David Ricks fit the bill for the top job at Eli Lilly and Co. after 20 years with the firm in product development, sales and marketing, and public policy, according to outgoing CEO John Lechleiter.
John Lechleiter has been the company’s CEO since 2008. The announcement Wednesday morning of his retirement comes one day after the firm announced strong revenue and profit for its second quarter, indicating that Lechleiter’s initiatives have paid off.
United Way Worldwide President and CEO Brian Gallagher said John Lechleiter will help strengthen the not-for-profit network's capacity to meet growing human needs around the world.
John Lechleiter, Angela Braly and two other local business leaders have pledged a combined $3 million to United Way of Central Indiana over the next four years. United Way is trying to raise $42.5 million by the end of the year.
Eli Lilly and Co. Chairman and CEO John Lechleiter is back to full-time work after taking a leave in May to have surgery for a dilated aorta, the company announced Monday morning.
Eli Lilly and Co. CEO John Lechleiter underwent a scheduled surgery Monday for a heart defect, and the repair to the aorta is functioning as intended, the Indianapolis-based drugmaker said.
Eli Lilly and Co. CEO John Lechleiter visited Japan last week—three days before the massive earthquake—to deliver his tried-and-true message: Drug companies need to reinvent invention, governments needs to support innovation, and Lilly will be just fine after it has sustained the damage of the next three years.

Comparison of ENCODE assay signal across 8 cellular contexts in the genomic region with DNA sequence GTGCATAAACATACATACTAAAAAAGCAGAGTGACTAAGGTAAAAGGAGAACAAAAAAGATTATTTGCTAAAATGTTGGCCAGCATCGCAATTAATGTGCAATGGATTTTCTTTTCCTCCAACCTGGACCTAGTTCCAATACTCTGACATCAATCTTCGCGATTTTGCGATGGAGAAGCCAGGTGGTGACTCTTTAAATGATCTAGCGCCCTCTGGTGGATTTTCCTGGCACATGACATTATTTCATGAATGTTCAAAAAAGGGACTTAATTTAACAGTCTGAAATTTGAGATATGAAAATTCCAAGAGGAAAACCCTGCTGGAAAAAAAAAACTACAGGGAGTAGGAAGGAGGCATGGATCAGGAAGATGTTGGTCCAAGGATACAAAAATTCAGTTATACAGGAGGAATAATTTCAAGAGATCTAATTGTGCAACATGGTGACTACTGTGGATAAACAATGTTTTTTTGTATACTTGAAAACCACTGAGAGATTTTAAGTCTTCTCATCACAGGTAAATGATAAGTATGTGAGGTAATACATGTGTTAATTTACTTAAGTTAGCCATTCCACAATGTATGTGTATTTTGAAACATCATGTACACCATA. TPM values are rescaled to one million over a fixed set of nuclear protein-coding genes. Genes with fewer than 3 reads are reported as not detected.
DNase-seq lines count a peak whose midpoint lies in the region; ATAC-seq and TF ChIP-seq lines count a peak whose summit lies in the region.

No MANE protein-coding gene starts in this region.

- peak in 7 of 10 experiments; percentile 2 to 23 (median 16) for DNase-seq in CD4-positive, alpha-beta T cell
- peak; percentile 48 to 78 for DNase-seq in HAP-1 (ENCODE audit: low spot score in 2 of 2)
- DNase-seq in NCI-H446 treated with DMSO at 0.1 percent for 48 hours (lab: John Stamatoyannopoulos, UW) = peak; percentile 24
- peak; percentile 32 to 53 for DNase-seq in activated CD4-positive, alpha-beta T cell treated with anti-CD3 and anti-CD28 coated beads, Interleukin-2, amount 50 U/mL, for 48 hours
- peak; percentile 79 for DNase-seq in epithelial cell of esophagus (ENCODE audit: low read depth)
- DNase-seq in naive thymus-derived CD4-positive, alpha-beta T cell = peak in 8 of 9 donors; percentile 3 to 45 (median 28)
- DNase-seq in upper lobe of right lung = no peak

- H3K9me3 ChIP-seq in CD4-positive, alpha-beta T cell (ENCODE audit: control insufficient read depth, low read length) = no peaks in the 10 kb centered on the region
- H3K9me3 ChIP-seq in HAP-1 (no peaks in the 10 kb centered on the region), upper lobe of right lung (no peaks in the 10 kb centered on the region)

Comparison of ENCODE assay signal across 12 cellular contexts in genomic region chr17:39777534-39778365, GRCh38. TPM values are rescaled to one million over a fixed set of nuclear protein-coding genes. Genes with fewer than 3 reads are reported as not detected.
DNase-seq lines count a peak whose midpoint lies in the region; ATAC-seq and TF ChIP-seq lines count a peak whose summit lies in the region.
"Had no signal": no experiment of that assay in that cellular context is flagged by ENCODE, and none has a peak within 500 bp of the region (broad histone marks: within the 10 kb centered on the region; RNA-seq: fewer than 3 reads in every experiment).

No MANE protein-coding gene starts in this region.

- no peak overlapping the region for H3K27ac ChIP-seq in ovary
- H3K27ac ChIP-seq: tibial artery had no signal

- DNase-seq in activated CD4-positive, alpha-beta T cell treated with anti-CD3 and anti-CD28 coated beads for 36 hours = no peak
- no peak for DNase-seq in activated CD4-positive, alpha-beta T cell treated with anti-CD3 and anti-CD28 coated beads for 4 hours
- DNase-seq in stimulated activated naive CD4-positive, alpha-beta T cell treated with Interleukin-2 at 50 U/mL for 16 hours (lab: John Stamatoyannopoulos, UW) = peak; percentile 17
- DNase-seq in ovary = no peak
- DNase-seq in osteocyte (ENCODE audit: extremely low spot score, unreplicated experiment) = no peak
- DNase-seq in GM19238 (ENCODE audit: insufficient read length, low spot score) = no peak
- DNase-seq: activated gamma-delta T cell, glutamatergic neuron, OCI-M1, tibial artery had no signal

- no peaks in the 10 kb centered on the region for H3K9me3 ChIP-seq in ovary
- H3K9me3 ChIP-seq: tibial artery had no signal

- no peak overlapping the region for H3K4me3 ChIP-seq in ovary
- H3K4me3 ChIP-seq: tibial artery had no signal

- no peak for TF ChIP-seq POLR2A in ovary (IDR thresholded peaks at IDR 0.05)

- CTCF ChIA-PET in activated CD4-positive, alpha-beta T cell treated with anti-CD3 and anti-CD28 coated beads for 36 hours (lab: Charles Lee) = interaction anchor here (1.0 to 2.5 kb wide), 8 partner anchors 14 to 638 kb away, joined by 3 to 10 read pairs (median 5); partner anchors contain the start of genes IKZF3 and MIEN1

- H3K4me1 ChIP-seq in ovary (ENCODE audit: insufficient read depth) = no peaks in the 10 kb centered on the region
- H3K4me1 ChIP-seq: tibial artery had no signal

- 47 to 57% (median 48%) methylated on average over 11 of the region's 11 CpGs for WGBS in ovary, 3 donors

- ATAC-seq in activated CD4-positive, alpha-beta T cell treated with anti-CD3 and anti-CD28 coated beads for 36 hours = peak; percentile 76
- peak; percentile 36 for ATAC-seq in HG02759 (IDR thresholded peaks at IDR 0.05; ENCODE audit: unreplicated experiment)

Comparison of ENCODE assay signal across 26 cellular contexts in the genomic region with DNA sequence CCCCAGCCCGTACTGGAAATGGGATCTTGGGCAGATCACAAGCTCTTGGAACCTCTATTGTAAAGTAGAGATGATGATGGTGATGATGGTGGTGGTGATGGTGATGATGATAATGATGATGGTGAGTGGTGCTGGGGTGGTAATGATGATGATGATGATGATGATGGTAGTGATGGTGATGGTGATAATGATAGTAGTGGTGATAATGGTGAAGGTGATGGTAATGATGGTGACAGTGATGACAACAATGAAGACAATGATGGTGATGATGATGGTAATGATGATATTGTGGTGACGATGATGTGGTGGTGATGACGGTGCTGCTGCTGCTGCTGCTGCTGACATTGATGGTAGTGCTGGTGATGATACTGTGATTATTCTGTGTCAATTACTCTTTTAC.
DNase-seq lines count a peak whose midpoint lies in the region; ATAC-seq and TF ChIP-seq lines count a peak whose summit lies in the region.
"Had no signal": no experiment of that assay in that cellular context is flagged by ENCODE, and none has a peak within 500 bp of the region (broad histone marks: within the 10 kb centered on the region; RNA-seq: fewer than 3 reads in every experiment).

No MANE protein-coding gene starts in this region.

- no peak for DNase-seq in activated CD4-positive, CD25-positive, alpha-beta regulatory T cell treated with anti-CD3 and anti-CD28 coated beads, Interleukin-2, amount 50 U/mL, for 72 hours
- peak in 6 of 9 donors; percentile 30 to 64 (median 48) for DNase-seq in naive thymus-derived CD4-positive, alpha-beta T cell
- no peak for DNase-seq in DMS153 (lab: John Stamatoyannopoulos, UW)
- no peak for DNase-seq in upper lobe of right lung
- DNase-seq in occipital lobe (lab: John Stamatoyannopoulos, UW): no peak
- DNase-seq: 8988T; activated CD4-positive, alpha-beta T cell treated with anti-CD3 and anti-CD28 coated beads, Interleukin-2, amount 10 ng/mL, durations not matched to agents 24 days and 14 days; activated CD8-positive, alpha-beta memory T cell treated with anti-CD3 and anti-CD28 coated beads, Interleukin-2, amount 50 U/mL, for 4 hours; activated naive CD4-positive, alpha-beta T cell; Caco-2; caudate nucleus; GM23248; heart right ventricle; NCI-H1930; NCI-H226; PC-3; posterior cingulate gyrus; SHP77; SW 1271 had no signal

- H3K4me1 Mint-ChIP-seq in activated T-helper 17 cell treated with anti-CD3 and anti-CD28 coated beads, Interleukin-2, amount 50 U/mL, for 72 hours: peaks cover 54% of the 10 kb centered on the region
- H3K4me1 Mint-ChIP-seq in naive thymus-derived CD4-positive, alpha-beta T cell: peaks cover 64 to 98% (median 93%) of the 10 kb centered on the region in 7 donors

Cymbalta racked up $3.5 billion in sales last year, and some analysts say it may approach $5 billion before generic competition arrives in 2013.
Since John Lechleiter was named CEO 18 months ago, he’s bet that Eli Lilly and Co. could face down its looming patent challenges
by launching innovative new medicines. Today’s announcement of 5,500 job cuts by the end of 2011 and a restructuring of the
company’s business units ups the ante on that bet, while indicating that it isn’t working yet.
Compared with some of his pharmaceutical CEO peers these days, John Lechleiter has his company on a diet. Instead of using a mega-merger to bulk up before the famine that patent expirations will bring on the industry next year,
Lechleiter has Eli Lilly and Co. burning management fat while looking for smaller companies to munch on.
John C. Lechleiter, whom Eli Lilly and Co.’s board voted to replace Sidney Taurel as CEO, is known for getting things done
and yet also for being good at analysis and relating to people under him. Taurel will step down at the end of March but remain
chairman until the end of 2008.